Five things a leader should know about the link between emotions and leadership results

Carol Kinsey GomanI once asked the CEO of a technology company how his employees were dealing with a proposed change. “We’ve presented all the facts,” he replied. “But it would be much easier if people weren’t so emotional!”

In the business world, we are taught to approach organizational challenges objectively and logically. We quantify everything we can and guard against emotions that would hijack our objectivity.

But according to neurologist and author Antonio Damasio, the centre of our conscious thought (the prefrontal cortex) is so tightly connected to the emotion-generating amygdala that no one makes decisions based on pure logic – despite the belief that we do. Brain science makes it clear that mental processes we’re not conscious of drive our decision-making, and logical reasoning is often no more than a way to justify emotional choices.

Nowhere is this link more evident than in leading organizational change efforts, and most leaders are aware of the need to present change in ways that resonate both logically and emotionally.

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Fewer leaders, however, realize how much their own emotional state influences a team’s (or an organization’s) attitude and productivity. Here are five things a leader should know about the link between emotion and leadership results.

1. Emotions affect people instantly

In a study at the University of Tubingen in Germany, subjects were shown photos of happy or sad faces and then asked questions to gauge their emotional reactions. People reported corresponding emotions to the photos – even when the pictures lasted only fractions of a second.

Likewise, those who report to you will instantly and unconsciously pick up your emotional displays, even if you believe you have quickly suppressed them.

2. Emotions are contagious

A business simulation experiment at Yale University gave two groups of people the assignment of deciding how much of a bonus to give each employee from a set fund of money. Each person in the group was to get as large a bonus as possible for certain employees while being fair to the entire employee population. In one group, the conflicting agendas led to stress and tension, while in the second group, everyone ended up feeling good about the result. The difference in emotional response was created by the “plants” – actors who had been secretly assigned to manipulate people’s feelings about the project. In the first group, the actor was negative and downbeat; in the second, he was positive and upbeat.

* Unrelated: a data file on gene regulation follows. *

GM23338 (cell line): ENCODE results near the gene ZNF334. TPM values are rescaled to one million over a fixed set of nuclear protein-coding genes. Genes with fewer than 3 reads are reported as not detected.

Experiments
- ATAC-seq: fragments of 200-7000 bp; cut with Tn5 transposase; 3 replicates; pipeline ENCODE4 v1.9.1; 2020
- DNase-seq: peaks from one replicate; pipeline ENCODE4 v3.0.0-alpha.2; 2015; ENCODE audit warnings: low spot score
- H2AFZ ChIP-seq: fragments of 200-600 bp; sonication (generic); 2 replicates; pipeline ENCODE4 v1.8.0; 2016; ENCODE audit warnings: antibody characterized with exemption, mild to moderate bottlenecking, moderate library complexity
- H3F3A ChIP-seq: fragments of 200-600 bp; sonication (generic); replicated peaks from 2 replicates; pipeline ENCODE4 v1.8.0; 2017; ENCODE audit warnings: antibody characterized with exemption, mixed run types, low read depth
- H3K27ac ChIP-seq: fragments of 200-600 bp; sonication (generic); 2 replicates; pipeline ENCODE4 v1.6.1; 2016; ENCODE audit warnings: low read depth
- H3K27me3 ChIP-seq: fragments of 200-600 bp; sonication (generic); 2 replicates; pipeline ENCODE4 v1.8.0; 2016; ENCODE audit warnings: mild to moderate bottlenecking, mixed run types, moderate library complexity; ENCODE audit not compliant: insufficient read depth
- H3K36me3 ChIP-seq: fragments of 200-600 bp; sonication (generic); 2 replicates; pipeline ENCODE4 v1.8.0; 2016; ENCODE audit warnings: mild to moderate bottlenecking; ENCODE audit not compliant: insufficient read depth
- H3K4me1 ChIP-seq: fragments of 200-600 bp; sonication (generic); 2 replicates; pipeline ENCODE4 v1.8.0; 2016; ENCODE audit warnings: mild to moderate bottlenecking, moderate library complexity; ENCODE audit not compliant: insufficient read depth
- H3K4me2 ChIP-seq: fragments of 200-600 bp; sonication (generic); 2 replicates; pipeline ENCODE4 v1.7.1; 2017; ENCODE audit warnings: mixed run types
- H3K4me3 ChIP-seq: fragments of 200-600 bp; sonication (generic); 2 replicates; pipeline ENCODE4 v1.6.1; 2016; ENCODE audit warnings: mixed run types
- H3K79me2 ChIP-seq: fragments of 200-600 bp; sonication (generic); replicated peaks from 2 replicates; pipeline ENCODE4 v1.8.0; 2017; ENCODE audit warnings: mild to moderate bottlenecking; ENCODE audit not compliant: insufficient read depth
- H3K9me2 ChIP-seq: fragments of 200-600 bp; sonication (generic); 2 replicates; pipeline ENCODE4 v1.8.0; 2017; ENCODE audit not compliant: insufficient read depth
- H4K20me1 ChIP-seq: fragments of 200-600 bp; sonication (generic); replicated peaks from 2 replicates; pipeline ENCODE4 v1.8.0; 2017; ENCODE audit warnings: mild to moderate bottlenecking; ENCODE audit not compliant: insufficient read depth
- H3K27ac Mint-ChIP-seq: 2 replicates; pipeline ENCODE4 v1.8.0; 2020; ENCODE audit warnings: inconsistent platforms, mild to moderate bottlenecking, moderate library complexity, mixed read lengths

The emotional tone of the meetings followed the lead of each actor – although none of the group members understood how or why those particular feelings had emerged.

3. Emotions flow most strongly from the most powerful person in the room to others

Researchers at California State University in Long Beach found that when business leaders were in a good mood, members of their work groups experienced more positive emotions and were more productive than groups with leaders in a bad mood.

4. The brain pays more attention to emotionally negative messages than to positive ones

Inside the medulla is a vital link to the reticular activating system (RAS). RAS sorts the 100 million impulses that assail the brain each second and evolved with an inherent tendency to magnify negative and minimize positive messages.

Today, RAS still prefers to interpret things negatively, and we then react by getting defensive and anxious. That’s why a leader’s body language (frowns, crossed arms, lack of eye contact, etc.) can get amplified into signals of danger – and why mixed messages (when a leader’s verbal content and body language signals are out of alignment) may be evaluated as threatening to our status, relationships, and even to our continued employment.

5. You can’t (successfully) hide emotions

Stanford University’s research on emotional suppression shows why hiding our true feelings is so difficult: The effort required takes a physical and psychological toll. Subjects instructed to conceal their emotions reported feeling ill at ease, distracted and preoccupied. And this was validated by a steady rise in their blood pressure.

But another, quite unexpected (and for leaders, a much more important) finding showed a corresponding increase in blood pressure in those who were only listening to the subjects. So when a leader tries to suppress what they really feel, the resulting tension isn’t just personal; it is also unconsciously contagious.

To tap into the power of emotion, savvy leaders understand how feelings (their own and other people’s) impact and influence an organization’s ability to make business decisions, stay positive and productive, and embrace change.

Troy Media columnist Carol Kinsey Goman, PhD, is an executive coach, consultant, and international keynote speaker at corporate, government, and association events. She is also the author of STAND OUT: How to Build Your Leadership Presence.

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The opinions expressed by our columnists and contributors are theirs alone and do not inherently or expressly reflect the views of our publication.

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